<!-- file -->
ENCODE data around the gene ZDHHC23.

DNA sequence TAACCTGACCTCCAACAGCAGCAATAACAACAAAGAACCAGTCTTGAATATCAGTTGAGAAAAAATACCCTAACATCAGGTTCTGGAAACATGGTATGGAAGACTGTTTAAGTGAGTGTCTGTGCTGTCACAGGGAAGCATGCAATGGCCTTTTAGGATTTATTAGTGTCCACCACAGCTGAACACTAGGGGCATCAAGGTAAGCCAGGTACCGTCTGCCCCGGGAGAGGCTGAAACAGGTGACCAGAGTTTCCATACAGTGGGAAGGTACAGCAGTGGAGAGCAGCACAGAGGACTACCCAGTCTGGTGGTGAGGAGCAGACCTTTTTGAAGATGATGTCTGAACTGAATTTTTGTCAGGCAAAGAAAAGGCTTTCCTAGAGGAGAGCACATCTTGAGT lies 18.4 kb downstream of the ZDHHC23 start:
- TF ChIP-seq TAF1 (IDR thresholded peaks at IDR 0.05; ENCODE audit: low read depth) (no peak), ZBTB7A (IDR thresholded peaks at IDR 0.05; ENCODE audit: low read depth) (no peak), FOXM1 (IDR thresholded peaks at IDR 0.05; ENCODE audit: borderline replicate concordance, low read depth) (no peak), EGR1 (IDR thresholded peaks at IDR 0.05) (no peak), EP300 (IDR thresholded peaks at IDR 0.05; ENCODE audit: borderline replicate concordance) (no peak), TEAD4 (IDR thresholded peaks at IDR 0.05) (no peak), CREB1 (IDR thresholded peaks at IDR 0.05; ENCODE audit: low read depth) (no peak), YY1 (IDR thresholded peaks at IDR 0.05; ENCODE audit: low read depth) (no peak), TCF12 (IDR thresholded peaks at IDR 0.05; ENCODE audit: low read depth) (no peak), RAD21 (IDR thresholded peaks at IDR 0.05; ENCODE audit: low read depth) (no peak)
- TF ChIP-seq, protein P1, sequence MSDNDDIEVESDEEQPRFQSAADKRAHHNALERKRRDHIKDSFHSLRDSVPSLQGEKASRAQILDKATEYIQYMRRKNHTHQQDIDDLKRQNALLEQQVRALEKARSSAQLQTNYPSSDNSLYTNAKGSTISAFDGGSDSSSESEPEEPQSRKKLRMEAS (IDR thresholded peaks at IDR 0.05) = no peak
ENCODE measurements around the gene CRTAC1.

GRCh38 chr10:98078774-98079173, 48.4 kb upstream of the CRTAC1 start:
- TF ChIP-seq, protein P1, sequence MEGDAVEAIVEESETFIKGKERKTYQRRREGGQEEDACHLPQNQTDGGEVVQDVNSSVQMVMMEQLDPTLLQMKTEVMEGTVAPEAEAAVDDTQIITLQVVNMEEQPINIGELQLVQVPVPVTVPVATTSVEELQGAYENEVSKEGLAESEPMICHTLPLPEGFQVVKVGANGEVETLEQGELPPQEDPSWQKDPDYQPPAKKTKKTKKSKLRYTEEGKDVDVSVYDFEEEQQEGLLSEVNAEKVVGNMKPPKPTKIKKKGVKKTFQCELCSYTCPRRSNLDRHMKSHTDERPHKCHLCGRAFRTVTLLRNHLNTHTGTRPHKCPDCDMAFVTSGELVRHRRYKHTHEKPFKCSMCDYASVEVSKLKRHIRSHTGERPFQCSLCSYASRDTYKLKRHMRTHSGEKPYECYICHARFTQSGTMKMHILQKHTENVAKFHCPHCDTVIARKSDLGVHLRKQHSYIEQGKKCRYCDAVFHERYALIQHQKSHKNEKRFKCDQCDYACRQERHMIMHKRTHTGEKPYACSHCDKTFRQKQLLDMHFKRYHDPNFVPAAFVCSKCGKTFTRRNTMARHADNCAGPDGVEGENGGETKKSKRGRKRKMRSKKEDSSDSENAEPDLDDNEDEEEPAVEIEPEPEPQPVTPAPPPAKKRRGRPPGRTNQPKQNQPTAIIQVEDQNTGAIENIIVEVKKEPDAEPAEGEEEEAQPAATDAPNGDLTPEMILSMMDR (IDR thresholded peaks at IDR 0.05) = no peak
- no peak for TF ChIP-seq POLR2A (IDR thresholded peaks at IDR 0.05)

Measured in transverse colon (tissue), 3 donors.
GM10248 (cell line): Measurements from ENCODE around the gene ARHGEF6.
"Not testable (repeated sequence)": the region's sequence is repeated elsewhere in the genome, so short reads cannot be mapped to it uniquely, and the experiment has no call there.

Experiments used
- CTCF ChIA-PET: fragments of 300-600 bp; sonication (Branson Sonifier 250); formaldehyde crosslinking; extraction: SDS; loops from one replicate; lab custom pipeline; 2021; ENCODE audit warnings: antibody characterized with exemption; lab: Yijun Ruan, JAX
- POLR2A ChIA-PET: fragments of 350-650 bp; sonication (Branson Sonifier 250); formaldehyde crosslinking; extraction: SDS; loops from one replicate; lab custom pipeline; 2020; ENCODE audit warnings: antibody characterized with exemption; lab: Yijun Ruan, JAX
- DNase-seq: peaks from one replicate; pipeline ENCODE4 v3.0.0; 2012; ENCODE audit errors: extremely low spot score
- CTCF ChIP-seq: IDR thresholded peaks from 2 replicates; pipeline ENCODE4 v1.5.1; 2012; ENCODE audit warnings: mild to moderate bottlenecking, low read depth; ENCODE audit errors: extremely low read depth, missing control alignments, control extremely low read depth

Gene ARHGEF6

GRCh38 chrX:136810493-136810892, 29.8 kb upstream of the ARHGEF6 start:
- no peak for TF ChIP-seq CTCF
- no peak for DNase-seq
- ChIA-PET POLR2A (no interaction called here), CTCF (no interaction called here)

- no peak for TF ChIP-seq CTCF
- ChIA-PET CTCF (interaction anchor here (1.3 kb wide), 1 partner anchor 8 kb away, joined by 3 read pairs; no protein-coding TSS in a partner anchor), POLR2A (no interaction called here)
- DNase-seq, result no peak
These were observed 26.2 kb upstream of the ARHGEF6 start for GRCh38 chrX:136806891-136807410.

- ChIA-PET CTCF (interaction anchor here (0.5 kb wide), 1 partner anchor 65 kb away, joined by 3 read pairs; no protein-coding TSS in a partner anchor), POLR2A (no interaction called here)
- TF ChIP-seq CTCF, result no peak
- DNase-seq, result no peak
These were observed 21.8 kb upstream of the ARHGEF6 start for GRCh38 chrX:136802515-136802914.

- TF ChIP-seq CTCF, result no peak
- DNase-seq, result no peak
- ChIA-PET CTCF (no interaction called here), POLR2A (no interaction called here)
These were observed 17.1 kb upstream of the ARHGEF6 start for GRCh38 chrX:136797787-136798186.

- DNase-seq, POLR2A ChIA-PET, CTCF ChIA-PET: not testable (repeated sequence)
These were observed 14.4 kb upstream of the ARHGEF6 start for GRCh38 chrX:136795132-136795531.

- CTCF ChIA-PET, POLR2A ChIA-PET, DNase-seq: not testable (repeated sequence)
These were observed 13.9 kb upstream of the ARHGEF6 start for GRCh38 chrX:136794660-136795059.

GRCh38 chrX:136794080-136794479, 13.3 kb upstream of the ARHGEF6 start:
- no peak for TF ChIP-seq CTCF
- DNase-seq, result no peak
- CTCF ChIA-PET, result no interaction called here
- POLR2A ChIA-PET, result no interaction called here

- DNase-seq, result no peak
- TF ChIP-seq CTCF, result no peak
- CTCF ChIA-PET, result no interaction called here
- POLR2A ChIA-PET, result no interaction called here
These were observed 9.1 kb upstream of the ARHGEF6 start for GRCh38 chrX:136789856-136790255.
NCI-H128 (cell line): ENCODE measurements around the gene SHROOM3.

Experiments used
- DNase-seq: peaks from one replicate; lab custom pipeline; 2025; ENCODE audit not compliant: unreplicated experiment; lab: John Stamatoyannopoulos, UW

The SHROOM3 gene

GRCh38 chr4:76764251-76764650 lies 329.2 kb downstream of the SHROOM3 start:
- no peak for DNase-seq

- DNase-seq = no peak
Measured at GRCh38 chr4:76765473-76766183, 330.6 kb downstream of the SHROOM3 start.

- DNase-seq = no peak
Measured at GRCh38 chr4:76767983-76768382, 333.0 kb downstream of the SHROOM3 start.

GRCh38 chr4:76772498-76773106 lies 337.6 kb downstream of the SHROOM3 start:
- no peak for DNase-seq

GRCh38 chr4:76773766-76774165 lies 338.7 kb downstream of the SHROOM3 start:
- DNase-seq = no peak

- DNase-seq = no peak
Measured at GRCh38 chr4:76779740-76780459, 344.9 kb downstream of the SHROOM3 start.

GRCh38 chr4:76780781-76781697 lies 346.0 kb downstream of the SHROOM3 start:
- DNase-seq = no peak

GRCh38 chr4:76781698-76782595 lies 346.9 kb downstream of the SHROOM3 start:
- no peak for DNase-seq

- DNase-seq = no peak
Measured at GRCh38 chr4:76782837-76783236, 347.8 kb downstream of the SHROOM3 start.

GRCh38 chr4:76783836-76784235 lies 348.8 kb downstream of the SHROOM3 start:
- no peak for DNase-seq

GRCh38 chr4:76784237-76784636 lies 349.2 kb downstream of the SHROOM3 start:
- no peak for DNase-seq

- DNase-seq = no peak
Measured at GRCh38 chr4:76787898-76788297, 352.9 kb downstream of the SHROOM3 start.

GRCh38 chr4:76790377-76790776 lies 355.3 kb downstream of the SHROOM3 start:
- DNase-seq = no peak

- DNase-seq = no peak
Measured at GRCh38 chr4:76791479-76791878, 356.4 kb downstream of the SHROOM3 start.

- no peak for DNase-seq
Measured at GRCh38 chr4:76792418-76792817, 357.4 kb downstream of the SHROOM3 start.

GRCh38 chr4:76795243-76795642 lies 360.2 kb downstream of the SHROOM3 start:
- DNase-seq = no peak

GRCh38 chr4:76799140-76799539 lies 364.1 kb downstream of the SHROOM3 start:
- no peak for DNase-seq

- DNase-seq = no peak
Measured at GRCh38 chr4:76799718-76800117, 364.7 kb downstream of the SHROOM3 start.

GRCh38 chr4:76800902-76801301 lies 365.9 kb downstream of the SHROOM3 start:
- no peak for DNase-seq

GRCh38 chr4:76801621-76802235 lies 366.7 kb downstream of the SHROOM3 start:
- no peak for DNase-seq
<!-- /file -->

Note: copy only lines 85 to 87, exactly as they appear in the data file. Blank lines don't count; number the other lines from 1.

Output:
- no peak for DNase-seq

- DNase-seq = no peak
Measured at GRCh38 chr4:76799718-76800117, 364.7 kb downstream of the SHROOM3 start.